The Use of Words by Jalal ad-Din Muhammad Rumi
“You may ask, what then is the use of words?
They set you searching and excite you to search.
The goal of searching can never be attained through words.
If that were the case, there would be no need for so much striving and passion, prayer and longing, and constant consistent self-annihilating before the glory of the face.
Think of words like something moving mysteriously in the distance.
You run after it hoping to see it more clearly.
You do not, in any way, understand it through its movement.
Human speech can excite you to seek the meaning but it is not the meaning itself, and you do not see what is being spoken of immediately and in reality.
If what all men secretly long and hunger for, the essence of essences and the light of splendor, could be knowable simply by words you would never need to die to your false self and to suffer such distress in looking for what you do not yet know you secretly are and possess.
How much you have to endure for yourself not to remain so that you come to know that which remains forever.
The absolute being creates out of nonexistence.
What other workshop but nonexistence could the creator of existence have?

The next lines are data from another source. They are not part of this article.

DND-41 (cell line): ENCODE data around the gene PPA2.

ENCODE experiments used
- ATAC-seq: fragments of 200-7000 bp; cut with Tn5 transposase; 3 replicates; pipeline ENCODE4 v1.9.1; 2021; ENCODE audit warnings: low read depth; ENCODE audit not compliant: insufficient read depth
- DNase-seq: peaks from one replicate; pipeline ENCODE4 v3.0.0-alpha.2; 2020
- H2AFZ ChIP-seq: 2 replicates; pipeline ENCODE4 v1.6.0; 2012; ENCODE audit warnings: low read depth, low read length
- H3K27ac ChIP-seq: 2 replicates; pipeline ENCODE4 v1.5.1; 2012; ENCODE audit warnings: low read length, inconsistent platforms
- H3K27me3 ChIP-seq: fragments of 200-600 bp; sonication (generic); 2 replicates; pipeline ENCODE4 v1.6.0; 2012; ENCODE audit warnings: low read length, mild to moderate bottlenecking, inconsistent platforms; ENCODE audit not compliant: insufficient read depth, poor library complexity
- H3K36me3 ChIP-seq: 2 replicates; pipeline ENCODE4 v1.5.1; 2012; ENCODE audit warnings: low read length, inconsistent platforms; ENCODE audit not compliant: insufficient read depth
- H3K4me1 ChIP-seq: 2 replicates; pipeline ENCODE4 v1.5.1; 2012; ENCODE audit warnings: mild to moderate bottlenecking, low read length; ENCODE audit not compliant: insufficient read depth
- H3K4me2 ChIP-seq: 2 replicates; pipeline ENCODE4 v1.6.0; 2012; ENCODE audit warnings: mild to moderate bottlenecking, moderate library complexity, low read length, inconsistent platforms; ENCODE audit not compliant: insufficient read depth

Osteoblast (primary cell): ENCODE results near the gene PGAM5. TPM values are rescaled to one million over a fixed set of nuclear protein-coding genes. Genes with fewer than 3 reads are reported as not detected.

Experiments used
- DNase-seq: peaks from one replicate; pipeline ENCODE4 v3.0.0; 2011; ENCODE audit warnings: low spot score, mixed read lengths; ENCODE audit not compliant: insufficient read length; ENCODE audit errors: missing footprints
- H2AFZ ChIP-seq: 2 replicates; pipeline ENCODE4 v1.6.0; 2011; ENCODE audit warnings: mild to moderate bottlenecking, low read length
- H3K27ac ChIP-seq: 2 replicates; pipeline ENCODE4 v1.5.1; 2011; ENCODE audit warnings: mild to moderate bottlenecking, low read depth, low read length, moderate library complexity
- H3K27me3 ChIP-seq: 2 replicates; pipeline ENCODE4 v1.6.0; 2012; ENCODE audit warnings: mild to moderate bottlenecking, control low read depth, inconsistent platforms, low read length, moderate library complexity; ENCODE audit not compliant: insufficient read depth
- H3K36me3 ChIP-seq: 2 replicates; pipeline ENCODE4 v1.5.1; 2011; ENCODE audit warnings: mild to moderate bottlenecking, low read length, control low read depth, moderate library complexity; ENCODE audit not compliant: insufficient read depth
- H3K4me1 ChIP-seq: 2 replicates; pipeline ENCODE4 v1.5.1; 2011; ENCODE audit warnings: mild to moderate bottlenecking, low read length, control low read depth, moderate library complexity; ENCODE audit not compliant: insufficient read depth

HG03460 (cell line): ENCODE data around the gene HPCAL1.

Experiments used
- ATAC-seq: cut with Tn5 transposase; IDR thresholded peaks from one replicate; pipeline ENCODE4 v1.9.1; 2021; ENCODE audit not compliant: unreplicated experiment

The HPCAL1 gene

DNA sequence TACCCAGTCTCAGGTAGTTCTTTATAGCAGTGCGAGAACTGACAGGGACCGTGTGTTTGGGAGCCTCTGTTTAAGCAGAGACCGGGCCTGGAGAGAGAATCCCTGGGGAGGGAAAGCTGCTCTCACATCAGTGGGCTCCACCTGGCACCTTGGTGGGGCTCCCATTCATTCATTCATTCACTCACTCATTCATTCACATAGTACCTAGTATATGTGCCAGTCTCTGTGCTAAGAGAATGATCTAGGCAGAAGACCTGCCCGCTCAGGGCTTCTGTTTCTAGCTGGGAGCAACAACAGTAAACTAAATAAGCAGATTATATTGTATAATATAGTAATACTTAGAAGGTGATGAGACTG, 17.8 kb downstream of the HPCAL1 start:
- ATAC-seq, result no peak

Do you write over what is already written?
Do you plant a sapling where there is one growing already?
So look for a piece of paper no one has written on.
Search for a place where nothing has ever been sewn.
Be a place unsewn.
A white paper no writing has stained so the pin of mercy can ennoble you.
And the merciful one can sew in your blindness the seed of pure vision.”
Rumi scholar, Andrew Harvey, believes one of Rumi’s many gifts is that he “takes words to the moment where they almost break into flames before your eyes.”
It is our connection to purpose, passion, and inspiration that brings our words and actions to life. Rumi reminds us that we must look beyond ourselves in order to share our true gifts.
Strip yourself of expectations, pride, and comfort in order to find your voice.
And remember, it is not the words that matter, but the fire behind them and the silence from which they are born.